HBsAg (also known as the Australia antigen) is the surface antigen of the hepatitis B virus (HBV). It indicates current hepatitis B infection.
It is commonly referred to as the Australia Antigen. This is because it was first isolated by the American research physician and Nobel Prize winner Baruch S. Blumberg in the serum of an Australian Aboriginal person. It was discovered to be part of the virus that caused serum hepatitis by virologist Alfred Prince in 1968.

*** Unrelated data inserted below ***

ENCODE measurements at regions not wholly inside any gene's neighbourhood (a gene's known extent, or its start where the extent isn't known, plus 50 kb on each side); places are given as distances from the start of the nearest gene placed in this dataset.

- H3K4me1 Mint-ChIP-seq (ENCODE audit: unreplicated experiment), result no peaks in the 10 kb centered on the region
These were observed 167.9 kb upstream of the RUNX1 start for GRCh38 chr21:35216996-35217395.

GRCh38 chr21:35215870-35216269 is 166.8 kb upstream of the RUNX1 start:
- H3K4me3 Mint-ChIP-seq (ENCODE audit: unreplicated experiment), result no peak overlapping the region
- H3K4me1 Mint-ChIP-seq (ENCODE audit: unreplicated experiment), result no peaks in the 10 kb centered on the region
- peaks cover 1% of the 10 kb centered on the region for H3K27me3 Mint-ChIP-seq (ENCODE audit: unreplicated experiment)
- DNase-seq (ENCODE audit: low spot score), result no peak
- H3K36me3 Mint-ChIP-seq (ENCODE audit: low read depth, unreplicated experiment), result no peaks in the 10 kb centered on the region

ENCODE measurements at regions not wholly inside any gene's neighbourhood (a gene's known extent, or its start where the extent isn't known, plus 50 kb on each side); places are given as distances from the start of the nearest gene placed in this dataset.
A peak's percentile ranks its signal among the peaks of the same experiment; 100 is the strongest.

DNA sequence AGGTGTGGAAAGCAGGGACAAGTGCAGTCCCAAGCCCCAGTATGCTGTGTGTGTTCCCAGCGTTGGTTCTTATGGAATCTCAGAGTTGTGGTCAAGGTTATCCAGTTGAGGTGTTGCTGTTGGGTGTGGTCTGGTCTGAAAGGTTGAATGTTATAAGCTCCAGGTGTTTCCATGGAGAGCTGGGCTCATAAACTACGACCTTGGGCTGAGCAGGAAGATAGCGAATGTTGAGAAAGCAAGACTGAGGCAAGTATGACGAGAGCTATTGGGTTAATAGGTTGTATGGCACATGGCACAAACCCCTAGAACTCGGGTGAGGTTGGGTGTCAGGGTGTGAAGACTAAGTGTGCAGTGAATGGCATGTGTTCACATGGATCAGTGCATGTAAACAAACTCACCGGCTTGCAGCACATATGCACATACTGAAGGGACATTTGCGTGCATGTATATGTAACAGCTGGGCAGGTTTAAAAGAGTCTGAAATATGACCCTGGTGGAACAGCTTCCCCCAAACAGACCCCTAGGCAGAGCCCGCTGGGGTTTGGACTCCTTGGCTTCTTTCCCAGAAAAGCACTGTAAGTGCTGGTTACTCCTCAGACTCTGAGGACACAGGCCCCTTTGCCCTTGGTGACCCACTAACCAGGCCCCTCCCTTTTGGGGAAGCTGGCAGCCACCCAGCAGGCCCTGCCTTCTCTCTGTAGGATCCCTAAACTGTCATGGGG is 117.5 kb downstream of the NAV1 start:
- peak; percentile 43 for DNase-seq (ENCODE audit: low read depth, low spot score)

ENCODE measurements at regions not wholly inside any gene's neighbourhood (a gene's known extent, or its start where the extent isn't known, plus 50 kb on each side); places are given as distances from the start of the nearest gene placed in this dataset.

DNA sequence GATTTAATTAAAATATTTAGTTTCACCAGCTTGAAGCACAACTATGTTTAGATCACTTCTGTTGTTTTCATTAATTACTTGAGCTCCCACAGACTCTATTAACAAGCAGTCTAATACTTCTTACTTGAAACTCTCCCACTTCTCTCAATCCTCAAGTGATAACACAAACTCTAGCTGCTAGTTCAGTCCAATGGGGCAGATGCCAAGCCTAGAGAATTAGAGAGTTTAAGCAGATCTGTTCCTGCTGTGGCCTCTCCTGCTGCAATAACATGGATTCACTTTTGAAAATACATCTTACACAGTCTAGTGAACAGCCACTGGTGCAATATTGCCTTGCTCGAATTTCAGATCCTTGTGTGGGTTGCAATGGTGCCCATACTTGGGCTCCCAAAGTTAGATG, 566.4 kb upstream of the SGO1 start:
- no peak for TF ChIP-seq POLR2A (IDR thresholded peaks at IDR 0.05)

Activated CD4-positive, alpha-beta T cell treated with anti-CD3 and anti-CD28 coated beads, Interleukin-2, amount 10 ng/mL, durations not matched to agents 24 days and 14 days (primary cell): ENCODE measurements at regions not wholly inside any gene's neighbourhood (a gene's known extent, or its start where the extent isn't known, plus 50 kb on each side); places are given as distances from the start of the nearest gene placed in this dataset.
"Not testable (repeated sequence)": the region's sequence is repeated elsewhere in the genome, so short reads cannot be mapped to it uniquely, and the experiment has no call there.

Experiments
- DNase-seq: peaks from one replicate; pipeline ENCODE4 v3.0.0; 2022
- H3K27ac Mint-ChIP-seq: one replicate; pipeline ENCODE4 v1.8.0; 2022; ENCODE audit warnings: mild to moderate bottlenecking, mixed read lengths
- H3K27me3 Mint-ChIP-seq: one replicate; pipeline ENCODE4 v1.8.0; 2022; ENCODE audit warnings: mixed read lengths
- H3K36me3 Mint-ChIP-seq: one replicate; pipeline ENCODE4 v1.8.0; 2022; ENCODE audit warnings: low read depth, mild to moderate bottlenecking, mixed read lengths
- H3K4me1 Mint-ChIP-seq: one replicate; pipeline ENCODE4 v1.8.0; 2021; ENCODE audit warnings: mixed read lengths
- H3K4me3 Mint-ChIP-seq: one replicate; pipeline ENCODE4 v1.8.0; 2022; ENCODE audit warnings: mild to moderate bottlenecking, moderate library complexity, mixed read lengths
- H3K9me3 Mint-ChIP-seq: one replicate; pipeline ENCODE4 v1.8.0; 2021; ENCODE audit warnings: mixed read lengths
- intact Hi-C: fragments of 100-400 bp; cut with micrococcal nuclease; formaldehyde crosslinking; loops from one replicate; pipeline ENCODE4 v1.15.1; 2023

Heptavax, a “first-generation” hepatitis B vaccine in the 1980s, was made from HBsAg extracted from the blood plasma of hepatitis patients. Current vaccines are made from recombinant HBsAg grown in yeast.